Lemon: Another effective treatment for brightening blonde or light brown hair. Add the juice of 2 lemons to a litre of water, and apply in the same way as the chamomile rinse. For best results, let your hair dry naturally in the sun.

Natural haircare products we love …

Hamadi Lemon Mint Hair Wash ($ With 100% certified organic, biodegradable ingredients, including peppermint, green mint, white cedar, and lemongrass essential oils to lock in colour.
Aveda Color Conserve Shampoo and Conditioner ( With natural sunscreens of wintergreen and cinnamon bark oil to protect colour from fading, and guar bean to seal the hair cuticle.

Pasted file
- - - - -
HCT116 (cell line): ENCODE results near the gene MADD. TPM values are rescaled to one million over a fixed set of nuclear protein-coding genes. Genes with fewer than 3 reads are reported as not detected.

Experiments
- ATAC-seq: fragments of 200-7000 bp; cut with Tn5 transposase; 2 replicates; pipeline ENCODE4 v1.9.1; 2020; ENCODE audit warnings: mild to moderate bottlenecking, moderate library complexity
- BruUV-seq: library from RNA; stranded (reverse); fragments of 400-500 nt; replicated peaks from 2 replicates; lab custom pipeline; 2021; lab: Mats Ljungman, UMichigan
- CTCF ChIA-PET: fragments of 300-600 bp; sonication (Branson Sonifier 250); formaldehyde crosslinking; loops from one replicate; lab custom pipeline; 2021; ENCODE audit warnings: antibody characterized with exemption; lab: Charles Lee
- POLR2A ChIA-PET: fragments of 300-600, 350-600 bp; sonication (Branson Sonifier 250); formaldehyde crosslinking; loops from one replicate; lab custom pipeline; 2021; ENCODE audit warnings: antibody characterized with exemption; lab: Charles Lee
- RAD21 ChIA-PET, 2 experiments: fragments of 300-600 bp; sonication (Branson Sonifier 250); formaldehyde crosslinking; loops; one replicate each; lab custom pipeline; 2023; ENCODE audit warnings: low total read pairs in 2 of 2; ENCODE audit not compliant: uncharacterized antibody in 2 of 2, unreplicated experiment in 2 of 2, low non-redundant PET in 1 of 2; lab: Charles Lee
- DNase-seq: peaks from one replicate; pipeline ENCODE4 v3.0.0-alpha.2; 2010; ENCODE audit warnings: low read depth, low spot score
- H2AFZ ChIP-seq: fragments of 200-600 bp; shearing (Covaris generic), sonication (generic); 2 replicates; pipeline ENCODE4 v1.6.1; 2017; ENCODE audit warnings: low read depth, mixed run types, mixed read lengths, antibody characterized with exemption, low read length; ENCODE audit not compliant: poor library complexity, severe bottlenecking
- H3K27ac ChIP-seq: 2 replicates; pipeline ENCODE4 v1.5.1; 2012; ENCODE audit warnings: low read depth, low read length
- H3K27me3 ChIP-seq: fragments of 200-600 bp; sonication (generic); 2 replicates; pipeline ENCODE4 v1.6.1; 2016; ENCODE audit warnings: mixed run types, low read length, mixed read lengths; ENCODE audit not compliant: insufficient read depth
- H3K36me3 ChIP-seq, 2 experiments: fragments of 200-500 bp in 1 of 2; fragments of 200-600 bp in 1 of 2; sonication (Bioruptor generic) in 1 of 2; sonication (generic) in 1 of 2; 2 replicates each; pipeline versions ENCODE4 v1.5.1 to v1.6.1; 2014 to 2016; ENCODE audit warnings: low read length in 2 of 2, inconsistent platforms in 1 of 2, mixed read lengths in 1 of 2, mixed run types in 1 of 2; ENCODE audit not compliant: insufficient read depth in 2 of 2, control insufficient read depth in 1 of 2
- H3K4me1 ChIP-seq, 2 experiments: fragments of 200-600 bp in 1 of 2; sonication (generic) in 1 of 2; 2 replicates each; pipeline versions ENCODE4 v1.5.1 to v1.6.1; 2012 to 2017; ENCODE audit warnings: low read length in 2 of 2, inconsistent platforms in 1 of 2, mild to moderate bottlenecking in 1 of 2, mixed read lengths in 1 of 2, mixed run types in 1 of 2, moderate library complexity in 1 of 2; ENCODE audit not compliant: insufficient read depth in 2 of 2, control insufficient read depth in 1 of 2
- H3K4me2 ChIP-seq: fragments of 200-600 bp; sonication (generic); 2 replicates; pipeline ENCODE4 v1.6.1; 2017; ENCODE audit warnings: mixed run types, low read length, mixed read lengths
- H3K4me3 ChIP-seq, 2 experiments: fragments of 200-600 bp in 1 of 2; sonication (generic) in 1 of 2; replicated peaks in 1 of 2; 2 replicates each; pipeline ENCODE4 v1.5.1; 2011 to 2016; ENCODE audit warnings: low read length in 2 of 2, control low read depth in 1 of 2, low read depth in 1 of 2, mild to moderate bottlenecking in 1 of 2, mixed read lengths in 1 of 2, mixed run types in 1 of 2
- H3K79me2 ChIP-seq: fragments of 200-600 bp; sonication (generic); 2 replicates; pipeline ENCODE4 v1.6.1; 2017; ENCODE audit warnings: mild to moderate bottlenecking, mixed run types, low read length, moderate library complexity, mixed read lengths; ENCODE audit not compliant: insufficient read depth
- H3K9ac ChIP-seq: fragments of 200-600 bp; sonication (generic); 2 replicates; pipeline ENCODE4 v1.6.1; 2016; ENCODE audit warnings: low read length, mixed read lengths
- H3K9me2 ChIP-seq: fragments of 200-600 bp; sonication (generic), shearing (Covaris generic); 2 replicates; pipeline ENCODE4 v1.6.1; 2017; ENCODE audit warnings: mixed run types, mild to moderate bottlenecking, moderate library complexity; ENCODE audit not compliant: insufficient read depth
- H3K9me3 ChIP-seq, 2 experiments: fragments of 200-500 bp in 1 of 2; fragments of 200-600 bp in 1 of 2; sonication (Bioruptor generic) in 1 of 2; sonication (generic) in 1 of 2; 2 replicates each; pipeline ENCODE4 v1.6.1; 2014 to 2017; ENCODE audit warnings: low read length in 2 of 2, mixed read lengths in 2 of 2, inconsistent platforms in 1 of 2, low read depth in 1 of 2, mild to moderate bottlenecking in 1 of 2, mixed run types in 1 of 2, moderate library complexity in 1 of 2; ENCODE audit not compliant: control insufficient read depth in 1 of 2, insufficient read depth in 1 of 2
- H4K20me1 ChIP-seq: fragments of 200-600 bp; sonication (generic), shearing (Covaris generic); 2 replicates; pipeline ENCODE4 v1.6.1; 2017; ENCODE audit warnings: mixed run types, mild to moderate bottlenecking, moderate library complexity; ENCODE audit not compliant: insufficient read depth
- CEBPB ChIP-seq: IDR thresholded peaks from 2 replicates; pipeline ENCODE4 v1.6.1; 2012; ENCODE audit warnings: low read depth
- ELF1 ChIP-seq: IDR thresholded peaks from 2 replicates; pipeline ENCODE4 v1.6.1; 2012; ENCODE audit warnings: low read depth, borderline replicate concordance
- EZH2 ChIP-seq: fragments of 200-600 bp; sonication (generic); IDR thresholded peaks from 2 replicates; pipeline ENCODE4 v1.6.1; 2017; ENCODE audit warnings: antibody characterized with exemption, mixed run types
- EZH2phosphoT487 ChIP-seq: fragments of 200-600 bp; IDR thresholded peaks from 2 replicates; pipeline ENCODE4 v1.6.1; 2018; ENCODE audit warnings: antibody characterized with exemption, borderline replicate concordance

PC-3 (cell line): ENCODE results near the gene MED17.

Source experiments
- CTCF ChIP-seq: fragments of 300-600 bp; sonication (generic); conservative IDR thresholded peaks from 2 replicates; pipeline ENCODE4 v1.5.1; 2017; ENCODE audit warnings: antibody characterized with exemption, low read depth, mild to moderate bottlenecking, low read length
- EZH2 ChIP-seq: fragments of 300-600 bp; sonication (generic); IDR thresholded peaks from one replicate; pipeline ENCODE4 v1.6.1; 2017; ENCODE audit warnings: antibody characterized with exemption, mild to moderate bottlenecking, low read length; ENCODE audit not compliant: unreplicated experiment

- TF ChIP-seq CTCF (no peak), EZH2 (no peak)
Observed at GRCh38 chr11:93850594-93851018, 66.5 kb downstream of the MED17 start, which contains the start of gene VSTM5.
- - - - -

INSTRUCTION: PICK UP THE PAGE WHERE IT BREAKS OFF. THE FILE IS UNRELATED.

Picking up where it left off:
John Masters Herbal Cider Hair Clarifier and Colour Sealer ( Excellent for extending the life of your colour, and leaves hair feeling fresh, clean and soft.
Aubrey Organics Colour Me Natural in Dark Brown ( A blend of Ayurvedic botanicals, free from PPD, coal tar dyes and synthetic chemicals, which covers greys and provides lasting colour.
Surya Henna Cream in Light Brown ( A temporary treatment made from herbs and fruits in a ready-to-use cream; contains no peroxide, PPD, heavy metals or ammonia.
Al’chemy Ginkgo & Jojoba Intensive Moisture Vitamin Hair Masque ( Packed with vitamins, herbs, and pure Australian jojoba and certified organic avocado oils to keep colour looking vibrant for longer.
Bonvit Natural Henna Herb Colour in Golden Brown ( This dried, powdered product is mixed with boiling water to form a smooth paste before applying; gives long-lasting colour and shine.
Want more info on the safety of hair dye ingredients? Visit the National Toxicology Program (NTP) at

Source : Nature and Health